The next data point is Food Stamps. In 2007 there were 119,596 Nevadans on food stamps or 44.71 per 1000 Nevadans. In 2015 the caseload shot up to 375,506 or 133.46 per 1000 Nevadans. OMG what are we doing in Nevada. Here is the chart.


And finally take a look at what they have done with Medicaid – by law, we can’t even institute a simple co-pay to promote responsible consumption. Simply outrageous!


That is enough for now. It is quite sobering. Remember this when they demand that our taxes be raised by a billion dollars. This is the same crap they pulled in the lead up to the 2003 legislative session. That year was a record tax and spend hike, but set Nevada up to have the most difficult economic recovery of any state in the nation.

$12-million sewer project slated to slow traffic on Rampart

The city of Las Vegas will begin a sanitary sewer pipe installation project on Rampart Boulevard next week (starting Aug. 4).

Phase 1, planned from August to October 2014, will include a sewer bypass at Lake Mead and work along Rampart between Lake Mead and Hillpointe Road. Work hours will be 9 a.m. to 3 p.m. and 9 p.m. to 5 a.m. Monday through Friday for the first few weeks to place the sewer bypass system and begin work on sewer pipe placement. Showers, dishwashers and toilets west of Rampart will drain into the water recovery facility at Ft. Apache & Cheyenne, where it will eventually water golf courses and landscaping along the western edge of the valley.

It’s an 11-month construction schedule, broken into phases that will each focus on one stretch of Rampart as follows:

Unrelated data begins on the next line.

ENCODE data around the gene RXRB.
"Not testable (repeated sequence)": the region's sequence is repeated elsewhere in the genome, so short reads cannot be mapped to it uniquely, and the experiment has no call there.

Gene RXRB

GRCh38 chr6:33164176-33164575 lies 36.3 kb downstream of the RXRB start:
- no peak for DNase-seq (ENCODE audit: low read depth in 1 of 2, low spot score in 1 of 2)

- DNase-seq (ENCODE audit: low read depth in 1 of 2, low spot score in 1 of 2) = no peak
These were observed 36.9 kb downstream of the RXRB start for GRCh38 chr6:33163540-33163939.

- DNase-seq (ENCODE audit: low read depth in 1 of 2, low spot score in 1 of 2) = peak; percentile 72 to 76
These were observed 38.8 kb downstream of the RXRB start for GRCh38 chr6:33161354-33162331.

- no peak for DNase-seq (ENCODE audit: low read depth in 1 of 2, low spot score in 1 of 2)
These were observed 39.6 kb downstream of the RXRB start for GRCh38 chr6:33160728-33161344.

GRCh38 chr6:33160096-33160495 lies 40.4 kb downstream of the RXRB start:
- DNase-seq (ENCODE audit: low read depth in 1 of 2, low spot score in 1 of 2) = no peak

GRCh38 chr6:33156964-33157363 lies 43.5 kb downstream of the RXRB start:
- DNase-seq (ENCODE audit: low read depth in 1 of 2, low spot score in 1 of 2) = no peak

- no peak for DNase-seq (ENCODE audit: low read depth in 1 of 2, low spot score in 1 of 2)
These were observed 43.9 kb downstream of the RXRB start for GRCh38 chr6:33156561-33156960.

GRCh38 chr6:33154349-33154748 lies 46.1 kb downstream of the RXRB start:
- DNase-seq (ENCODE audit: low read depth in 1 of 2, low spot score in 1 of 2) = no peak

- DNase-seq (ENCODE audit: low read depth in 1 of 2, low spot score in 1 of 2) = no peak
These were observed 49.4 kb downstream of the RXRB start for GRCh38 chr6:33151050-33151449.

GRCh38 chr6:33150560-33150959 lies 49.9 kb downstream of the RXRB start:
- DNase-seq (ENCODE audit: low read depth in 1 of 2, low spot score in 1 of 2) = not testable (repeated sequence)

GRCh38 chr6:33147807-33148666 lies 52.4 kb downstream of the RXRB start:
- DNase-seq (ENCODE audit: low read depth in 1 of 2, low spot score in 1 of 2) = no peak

During Phase 1, the contractor will close the east side of Rampart entirely between Lake Mead and Hillpointe, shifting all motor vehicle traffic to the west side of the median, with one lane open to traffic in each direction. Lane restrictions on Rampart north of Lake Mead, as well as on east- and westbound Lake Mead approaching the Rampart intersection will be in place during August. Message boards should be posted in the work area beginning today, warning of the coming work zone. Buffalo Drive is recommended as an alternate route for north/south travel, but Durango, many surface streets, and even the 215, may work for some people in different phases.

The remainder of the work on Rampart is planned in these phases:

Phase II – October-December 2014 – between Hillpointe and Vegas Drive.
Phase III – December 2014-February 2015 – between Vegas Drive and the north off-ramps from Summerlin Parkway.
Phase IV – February-March 2015 – between Summerlin Parkway north off-ramps and Canyon Run Drive.
Phase V – March-May 2015 – between Canyon Run Drive and Alta Drive.

The project to install new 24-inch sewer pipe extends from Alta Drive to Lake Mead Boulevard and is expected to take about 11 months to complete, requiring lane restrictions on Rampart. Full-width repaving of Rampart is planned between Lake Mead and Canyon Run Drive.

Here’s the project map online…